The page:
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Function of a C-rich sequence in the polypyrimidine/polypurine tract of the promoter of the chicken malic enzyme gene depends on promoter context.

Research paper by G G Xu, A G AG Goodridge

Indexed on: 09 Mar '99Published on: 09 Mar '99Published in: Archives of Biochemistry and Biophysics



Abstract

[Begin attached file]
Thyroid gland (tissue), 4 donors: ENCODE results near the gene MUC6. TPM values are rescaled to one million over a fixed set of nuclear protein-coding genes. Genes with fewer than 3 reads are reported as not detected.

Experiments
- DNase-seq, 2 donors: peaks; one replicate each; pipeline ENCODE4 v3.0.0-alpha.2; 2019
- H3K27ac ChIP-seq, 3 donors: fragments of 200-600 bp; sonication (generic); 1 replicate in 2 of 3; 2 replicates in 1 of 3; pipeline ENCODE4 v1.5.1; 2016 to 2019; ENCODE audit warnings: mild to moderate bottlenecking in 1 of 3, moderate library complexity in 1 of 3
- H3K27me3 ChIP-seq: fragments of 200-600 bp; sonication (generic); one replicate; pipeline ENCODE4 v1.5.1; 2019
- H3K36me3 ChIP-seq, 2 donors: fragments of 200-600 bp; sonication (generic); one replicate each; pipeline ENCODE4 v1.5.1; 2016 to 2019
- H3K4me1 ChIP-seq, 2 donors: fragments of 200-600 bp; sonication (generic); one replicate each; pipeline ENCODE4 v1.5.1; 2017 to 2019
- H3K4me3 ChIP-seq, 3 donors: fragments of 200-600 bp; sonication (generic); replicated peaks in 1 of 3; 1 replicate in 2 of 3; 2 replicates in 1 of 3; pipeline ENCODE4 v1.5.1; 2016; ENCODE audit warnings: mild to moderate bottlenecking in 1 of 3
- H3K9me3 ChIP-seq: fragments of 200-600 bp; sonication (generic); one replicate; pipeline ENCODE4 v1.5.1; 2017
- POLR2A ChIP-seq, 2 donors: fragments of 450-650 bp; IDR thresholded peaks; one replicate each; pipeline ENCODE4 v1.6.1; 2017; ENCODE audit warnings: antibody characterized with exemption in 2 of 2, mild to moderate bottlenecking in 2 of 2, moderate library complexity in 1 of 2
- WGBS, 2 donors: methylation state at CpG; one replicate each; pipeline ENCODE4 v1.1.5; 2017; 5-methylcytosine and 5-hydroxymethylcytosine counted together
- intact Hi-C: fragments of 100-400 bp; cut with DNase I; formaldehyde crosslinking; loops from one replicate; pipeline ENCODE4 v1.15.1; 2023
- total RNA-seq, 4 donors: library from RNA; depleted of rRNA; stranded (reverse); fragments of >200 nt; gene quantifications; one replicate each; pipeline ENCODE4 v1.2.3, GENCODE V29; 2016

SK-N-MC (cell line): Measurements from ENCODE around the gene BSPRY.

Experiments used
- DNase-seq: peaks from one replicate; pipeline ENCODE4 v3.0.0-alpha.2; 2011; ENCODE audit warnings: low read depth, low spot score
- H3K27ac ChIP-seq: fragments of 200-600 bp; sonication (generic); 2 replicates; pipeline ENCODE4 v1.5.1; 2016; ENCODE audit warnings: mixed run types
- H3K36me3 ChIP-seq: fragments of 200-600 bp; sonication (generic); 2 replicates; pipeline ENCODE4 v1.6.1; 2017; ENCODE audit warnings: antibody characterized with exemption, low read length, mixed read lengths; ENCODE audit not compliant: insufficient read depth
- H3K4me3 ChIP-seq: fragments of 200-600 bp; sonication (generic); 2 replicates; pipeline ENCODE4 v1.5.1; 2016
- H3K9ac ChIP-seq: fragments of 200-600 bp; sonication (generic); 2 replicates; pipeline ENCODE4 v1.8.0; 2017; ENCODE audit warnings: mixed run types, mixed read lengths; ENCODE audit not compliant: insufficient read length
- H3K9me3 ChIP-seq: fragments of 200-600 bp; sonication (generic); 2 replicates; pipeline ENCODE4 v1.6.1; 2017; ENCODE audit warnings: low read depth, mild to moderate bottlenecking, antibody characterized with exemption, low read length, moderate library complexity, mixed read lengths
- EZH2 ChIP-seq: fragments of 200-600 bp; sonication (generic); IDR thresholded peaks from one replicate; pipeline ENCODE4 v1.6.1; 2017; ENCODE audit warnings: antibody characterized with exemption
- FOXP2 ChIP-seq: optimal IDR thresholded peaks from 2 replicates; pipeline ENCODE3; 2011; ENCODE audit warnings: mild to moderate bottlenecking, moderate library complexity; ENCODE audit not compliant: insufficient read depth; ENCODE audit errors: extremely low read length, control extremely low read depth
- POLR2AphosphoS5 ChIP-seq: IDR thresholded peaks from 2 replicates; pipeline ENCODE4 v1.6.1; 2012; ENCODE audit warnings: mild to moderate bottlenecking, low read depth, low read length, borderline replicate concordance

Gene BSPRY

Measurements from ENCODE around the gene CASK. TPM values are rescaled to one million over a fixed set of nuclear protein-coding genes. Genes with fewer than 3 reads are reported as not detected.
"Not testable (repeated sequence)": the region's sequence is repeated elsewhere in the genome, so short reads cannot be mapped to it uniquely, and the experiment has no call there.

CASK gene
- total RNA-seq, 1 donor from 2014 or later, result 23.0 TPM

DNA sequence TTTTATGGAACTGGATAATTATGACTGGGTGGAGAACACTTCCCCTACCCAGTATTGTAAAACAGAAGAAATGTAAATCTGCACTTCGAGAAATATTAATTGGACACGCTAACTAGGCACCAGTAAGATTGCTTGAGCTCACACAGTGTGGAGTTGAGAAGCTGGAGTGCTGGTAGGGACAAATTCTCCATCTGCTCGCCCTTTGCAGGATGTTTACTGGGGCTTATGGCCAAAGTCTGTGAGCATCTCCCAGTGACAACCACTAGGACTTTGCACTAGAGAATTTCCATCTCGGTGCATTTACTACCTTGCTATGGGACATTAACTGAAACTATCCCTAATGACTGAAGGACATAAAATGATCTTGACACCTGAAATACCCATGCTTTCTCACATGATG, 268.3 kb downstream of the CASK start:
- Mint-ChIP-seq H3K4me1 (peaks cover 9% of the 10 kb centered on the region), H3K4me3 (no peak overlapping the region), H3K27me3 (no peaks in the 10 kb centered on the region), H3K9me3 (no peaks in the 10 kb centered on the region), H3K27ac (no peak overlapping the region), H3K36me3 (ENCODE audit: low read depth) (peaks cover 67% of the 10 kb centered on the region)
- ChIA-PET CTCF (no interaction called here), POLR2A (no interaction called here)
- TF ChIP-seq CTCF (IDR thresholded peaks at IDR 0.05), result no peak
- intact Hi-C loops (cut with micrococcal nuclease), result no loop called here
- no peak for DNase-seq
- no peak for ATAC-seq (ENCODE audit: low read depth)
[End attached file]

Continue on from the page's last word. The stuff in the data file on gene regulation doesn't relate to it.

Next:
The promoters of many genes contain C-rich polypyrimidine/polypurine (PPY/PPU) sequences that are important for gene expression. The promoter of the chicken malic enzyme gene contains a long PPY/PPU tract that can act as an alternative promoter. This tract can be separated functionally into a C-rich and (CT)7 sequences. The (CT)7 region together with some 3' nucleotides is essential for function of the alternative transcription start site and the C-rich sequence as a regulatory element. In constructs that contained the PPY/PPU tract or the -147/+31-bp promoter of the malic enzyme gene connected to a reporter gene, deletion of the C-rich region increased gene expression. In constructs containing 5.8-kb 5'-flanking DNA of the gene, deletion of the same C-rich region decreased expression of the reporter gene. Positive function of the C-rich sequence required two upstream DNA regions, -237 to -147 bp and -3474 to -2715 bp. To understand the mechanism(s) by which the same sequence exerts different effects, we examined the transcription start sites in the construct where the C-rich region was deleted. We directly visualized transcription start sites by performing 5'-rapid amplification of cDNA ends and a subsequent primer extension on a single-stranded template. Deletion of the C-rich region from constructs containing 5.8 kb of 5'-flanking DNA almost completely abolished transcription initiation from the PPY/PPU promoter and reduced transcription from the major endogenous start site. DEAE fractionation of hepatic nuclear extract revealed more than 10 proteins that bound specifically to C-rich DNA. These results suggest that interactions between upstream DNA elements and the C-rich sequence and the selective use of DNA-binding activities may bestow different functions on the same nucleotide sequence.